Sometimes you need to use manual focus, such as when autofocus systems struggle to get a lock. Typical examples include particularly reflective subjects, as well as scenes that are low in contrast and when there is very harsh light.
If you do choose to use manual focus, enable the focus peaking feature if your camera offers it. What does this do? As you adjust focus, subjects that increase in contrast take on colored highlights, which give you a better idea of what is and isn’t in focus. Without this, it might be difficult to appreciate these constant changes as you focus, particularly with an older camera that has a low-resolution rear display.
20. Stand properly
The way you stand with your camera can affect how steadily you hold it, and, in turn, how your image turns out.
Place your feet at least the same width apart as your shoulders, and tuck your elbows into your body. Alternatively, find a low wall or ledge to lean on when it’s practical to do so.
21. Wrap up warm
A drop in temperature can affect how steadily you hold your camera. Wrap up warm and consider wearing gloves that allow you to access your camera’s physical controls while being worn.
22. Take a break
Fatigue can also cause problems here. This is a particular issue when holding longer lenses and heavier cameras for extended periods of time, so take a break if you can to get your strength back.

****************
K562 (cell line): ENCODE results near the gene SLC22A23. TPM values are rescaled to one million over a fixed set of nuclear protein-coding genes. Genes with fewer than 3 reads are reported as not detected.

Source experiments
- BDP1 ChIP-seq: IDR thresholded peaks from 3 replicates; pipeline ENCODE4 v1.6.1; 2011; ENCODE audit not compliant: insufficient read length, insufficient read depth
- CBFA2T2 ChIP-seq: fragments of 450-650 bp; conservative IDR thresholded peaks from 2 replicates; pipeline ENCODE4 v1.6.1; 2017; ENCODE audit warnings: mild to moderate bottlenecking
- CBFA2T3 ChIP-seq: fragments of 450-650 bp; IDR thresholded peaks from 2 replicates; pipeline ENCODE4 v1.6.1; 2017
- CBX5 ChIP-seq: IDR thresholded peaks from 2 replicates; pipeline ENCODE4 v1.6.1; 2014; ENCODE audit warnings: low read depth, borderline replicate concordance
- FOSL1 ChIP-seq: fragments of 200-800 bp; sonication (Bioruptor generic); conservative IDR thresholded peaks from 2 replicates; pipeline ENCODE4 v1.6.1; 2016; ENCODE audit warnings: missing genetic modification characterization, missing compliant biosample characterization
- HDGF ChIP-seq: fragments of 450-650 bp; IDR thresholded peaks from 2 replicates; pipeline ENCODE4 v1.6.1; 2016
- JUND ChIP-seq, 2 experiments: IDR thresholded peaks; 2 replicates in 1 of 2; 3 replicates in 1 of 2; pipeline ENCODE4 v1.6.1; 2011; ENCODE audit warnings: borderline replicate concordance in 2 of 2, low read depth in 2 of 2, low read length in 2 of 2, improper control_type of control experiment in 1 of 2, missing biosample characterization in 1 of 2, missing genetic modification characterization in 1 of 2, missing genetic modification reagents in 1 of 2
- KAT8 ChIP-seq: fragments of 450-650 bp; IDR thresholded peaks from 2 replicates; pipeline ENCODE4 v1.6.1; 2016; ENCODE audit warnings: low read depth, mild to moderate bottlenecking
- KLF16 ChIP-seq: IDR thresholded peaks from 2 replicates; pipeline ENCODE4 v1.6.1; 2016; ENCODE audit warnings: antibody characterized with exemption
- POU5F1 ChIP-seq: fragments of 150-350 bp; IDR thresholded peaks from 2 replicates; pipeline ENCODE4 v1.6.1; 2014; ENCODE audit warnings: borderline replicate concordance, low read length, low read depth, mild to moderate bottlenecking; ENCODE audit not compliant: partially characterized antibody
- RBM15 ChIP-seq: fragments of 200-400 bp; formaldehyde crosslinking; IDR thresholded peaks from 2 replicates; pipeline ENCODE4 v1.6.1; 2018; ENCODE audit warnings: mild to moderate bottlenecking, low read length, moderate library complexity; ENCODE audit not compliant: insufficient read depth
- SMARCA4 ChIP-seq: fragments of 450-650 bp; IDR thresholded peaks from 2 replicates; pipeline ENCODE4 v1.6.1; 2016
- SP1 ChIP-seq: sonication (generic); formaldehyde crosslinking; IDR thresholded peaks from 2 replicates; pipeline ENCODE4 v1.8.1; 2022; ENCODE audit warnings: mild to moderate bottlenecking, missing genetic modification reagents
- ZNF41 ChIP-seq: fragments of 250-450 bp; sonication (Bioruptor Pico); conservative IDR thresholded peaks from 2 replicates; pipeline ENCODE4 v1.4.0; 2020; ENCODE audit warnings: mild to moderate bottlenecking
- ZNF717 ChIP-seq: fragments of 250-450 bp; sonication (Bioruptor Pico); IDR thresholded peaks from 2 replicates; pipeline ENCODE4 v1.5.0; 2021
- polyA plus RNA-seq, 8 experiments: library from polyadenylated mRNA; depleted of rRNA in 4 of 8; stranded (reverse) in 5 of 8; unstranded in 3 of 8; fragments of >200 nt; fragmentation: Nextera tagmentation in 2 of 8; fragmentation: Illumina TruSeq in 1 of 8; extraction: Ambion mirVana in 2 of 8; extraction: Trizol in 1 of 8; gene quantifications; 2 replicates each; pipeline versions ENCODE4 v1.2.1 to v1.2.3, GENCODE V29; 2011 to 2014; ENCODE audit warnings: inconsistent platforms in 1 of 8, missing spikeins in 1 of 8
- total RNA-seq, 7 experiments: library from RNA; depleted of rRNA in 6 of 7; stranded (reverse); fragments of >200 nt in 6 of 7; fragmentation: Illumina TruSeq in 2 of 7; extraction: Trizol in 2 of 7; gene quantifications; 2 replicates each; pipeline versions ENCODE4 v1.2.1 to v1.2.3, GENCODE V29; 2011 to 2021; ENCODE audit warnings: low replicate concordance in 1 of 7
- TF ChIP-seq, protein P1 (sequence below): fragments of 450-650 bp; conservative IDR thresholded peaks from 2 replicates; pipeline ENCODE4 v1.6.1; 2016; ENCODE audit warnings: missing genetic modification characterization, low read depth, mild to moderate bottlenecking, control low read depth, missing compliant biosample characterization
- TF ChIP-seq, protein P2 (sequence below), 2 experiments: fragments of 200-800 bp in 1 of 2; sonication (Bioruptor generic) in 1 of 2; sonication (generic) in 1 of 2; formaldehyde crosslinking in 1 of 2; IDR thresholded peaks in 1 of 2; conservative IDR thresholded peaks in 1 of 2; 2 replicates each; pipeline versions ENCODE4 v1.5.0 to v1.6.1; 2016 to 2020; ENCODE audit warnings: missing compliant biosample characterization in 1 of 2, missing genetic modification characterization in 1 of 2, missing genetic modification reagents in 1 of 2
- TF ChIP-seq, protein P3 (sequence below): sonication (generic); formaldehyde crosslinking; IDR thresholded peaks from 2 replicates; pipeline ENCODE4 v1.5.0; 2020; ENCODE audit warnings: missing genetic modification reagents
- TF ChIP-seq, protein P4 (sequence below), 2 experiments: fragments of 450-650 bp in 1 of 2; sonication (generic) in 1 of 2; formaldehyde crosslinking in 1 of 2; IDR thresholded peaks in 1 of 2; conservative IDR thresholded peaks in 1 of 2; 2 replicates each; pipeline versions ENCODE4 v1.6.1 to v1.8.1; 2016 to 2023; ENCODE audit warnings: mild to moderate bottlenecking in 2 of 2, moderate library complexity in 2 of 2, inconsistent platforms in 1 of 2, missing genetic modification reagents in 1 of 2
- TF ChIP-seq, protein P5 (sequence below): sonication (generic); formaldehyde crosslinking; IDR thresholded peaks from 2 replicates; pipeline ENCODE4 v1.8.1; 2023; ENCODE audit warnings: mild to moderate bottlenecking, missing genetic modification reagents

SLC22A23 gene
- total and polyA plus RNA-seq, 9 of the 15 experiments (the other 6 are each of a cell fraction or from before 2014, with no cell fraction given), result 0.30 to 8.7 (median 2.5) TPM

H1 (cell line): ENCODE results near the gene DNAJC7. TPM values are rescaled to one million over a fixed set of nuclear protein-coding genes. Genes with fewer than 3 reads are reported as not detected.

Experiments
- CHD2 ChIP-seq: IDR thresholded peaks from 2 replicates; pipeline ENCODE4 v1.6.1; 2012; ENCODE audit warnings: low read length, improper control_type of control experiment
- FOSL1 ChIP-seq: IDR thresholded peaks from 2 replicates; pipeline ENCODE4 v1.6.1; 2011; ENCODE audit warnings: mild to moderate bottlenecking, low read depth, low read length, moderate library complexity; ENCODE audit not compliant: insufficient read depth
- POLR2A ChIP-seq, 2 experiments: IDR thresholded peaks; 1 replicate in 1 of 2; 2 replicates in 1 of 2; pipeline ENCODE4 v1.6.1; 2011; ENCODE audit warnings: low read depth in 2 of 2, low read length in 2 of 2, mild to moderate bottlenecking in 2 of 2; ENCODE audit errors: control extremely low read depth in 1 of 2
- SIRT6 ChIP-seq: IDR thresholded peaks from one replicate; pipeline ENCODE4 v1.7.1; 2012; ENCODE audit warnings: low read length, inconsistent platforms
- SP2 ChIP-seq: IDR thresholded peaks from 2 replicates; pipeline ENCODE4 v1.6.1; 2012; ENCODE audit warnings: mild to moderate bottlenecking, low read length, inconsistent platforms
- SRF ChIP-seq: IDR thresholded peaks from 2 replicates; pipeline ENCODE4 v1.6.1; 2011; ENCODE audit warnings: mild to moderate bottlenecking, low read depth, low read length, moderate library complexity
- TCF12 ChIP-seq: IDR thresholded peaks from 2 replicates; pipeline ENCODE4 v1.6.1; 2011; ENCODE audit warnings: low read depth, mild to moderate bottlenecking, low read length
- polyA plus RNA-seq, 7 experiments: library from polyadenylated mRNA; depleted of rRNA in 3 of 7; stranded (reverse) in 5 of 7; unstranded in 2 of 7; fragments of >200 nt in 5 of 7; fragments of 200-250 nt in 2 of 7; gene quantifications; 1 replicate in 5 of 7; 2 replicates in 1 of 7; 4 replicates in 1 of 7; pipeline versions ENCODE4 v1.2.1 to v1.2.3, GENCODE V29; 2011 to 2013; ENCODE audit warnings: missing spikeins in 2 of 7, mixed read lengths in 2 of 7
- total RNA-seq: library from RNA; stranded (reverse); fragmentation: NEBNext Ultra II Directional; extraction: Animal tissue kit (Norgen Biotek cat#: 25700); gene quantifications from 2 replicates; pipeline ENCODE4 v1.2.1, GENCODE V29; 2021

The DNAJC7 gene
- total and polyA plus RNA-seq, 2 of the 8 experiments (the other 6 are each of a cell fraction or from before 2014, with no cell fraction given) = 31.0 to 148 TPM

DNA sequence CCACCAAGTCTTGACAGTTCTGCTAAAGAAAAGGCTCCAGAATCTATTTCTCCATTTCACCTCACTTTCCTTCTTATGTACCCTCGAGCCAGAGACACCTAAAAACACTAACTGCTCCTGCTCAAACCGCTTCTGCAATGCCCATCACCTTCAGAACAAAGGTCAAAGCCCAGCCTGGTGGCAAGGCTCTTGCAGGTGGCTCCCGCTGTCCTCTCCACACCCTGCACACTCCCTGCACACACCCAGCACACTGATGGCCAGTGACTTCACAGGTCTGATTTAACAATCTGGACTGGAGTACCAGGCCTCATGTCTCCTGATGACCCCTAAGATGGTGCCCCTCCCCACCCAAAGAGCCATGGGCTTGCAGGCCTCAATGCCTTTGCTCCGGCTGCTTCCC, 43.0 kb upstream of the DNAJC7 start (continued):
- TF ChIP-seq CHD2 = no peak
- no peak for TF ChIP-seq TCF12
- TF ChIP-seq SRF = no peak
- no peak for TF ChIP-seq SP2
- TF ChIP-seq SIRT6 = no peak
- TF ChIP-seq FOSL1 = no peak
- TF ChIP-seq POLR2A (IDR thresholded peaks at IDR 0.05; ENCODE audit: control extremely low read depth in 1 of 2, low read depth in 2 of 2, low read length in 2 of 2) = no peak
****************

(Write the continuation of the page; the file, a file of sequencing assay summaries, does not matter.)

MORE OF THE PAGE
23. Consider turning off image stabilization at higher shutter speeds
It used to be the advised to turn off image stabilization systems when using a tripod, as their action could vibrate the tripod, which they would then try to correct, leading to a constant vibration/correction loop.
Modern systems tend to notice when you are using a tripod and adjust themselves automatically, so this isn’t the issue it once was, although these systems have been known to introduce slight blur when using particularly fast shutter speeds. If you don’t need it – such as when using wider lenses, where a stable view through the viewfinder is easier to achieve – you may find it better to turn it off. Just remember to turn it back on again when you do!